no content here. Featured Image only

Fermentation: This Ancient Technique Is the Key to Our Plant-Based Future



29 Mar 2023

Fermentation: This Ancient Technique Is the Key to Our Plant-Based Future

Fermentation: This Ancient Technique Is the Key to Our Plant-Based Future

Fermentation is the opposite of a new technology; we’ve been using it to make food and drink products like beer and wine, yogurtmiso, and kimchi for thousands of years. But what’s very old is new again, as science is tapping into this ancient process to create many of the most modern animal-free food products—meat, dairy and egg substitutes—that are showing up on grocery shelves in increasing numbers every day.

The process of fermentation involves the reaction of a natural or added yeast or healthy bacteria with carbohydrates to create alcohol or acid. “This method unlocks a more complex flavor profile, and is the reason fermented foods have gut health benefits,” explains Mac Anderson, co-founder and chief commercial officer of Cleveland Kitchen, which sells many fermented products, including raw and unpasteurized sauerkraut and kimchi.


These products preserve the probiotic properties that arise during the fermentation process. Probiotics encourage good bacteria to thrive in the tiny microbiome that is your gut, and those microorganisms are no joke. “We are learning more and more about how the gut microbiome is connected to your overall body health, from the immune system to metabolism, to heart and brain health,” says Sharon Palmer, a registered dietitian and author of The Plant-Powered Diet. 


The science backs her up. The study of gut bacteria is still fairly new, with much still to be explored, but the information we do have suggests that they can have significant impacts on not just your digestive health, but other bodily functions as well—even mental health. “Eating more fermented foods such as yogurt, pickled vegetables, and kefir can help boost these beneficial microbes,” Palmer adds.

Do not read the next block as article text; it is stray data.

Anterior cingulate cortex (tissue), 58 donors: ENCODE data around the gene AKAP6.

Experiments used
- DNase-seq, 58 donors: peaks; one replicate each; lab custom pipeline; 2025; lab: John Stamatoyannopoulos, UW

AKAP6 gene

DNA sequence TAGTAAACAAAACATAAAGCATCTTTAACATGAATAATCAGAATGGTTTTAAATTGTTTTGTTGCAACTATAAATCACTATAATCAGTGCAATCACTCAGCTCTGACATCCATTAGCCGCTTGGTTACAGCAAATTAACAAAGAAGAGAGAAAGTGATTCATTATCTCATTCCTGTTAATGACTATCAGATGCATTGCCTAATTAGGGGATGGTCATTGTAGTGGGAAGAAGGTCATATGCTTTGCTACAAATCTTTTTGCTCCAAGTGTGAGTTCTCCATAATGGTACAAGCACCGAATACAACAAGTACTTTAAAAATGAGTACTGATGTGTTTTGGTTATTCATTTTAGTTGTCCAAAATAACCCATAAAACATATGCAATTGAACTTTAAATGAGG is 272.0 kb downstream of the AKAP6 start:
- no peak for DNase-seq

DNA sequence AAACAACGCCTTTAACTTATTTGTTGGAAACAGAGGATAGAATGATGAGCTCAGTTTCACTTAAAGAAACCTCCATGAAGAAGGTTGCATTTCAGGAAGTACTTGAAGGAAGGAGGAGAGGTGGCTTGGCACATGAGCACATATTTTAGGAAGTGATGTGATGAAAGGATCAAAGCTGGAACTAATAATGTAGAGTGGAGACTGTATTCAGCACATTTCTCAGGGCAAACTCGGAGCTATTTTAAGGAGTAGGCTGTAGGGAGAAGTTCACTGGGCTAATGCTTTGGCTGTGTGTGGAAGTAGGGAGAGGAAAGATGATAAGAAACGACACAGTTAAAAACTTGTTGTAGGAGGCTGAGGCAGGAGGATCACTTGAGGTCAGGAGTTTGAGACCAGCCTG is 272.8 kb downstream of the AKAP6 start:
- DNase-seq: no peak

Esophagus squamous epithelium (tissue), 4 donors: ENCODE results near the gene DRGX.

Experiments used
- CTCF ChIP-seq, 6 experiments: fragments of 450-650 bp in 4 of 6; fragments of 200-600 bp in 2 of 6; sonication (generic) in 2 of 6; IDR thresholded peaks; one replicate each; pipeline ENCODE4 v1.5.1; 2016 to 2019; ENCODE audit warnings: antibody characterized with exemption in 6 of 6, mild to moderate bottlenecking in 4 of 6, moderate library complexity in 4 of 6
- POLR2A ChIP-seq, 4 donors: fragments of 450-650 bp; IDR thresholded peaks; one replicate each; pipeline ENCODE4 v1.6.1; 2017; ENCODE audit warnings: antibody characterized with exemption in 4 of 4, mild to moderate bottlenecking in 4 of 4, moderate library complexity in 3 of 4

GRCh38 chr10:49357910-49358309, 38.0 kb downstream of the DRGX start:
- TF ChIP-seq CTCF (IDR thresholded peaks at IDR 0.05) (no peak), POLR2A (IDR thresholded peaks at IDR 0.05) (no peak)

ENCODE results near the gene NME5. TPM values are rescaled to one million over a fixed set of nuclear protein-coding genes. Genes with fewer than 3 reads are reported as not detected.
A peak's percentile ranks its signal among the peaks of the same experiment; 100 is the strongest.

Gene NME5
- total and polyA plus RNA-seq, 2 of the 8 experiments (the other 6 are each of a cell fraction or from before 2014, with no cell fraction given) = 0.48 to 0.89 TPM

Now, forward-thinking food scientists have discovered another benefit of fermentation: By tweaking the same processes that give us yogurt and beer, they can create a new generation of fake meats, eggs and dairy made to mimic many of your favorite animal-derived foods—yes, even bacon.


Well, why not just eat bacon, you ask? There are a lot of reasons to eat less animal-derived foods. Whether yours are ethicalenvironmental or medical, these animal-free alternatives help address all three.


Biomass Fermentation and Plant-Based Meat

Biomass fermentation is the new technique that Green Island, New York-based MyForest Foods uses to turn mycelium, the root structure of mushrooms, into a bacon substitute. Eben Bayer, co-founder and CEO, explains: “Imagine a large indoor vertical farm with lots of shelving that reaches the top of a 20-foot ceiling,” he says. “We fill the shelves with a proprietary soil blend, technically called substrate, made up of wood pellets from sawmills and crop byproducts like the husks of seeds that have been cooked and seeded with gourmet mushroom mycelium.


Then, we replicate the elements of the forest inside this vertical farm: the breeze, the dew and the temperature.” The resulting growth is a series of fibers, only a few microns wide, that are similar to pork or beef cells. Joined together, they create giant slabs of mushroom root that are sliced into bacon-sized strips that, believe it or not, have a savory, smoky, umami, even meaty taste.

Read More


Sponsors & Partners

Saudi Food Show Pop up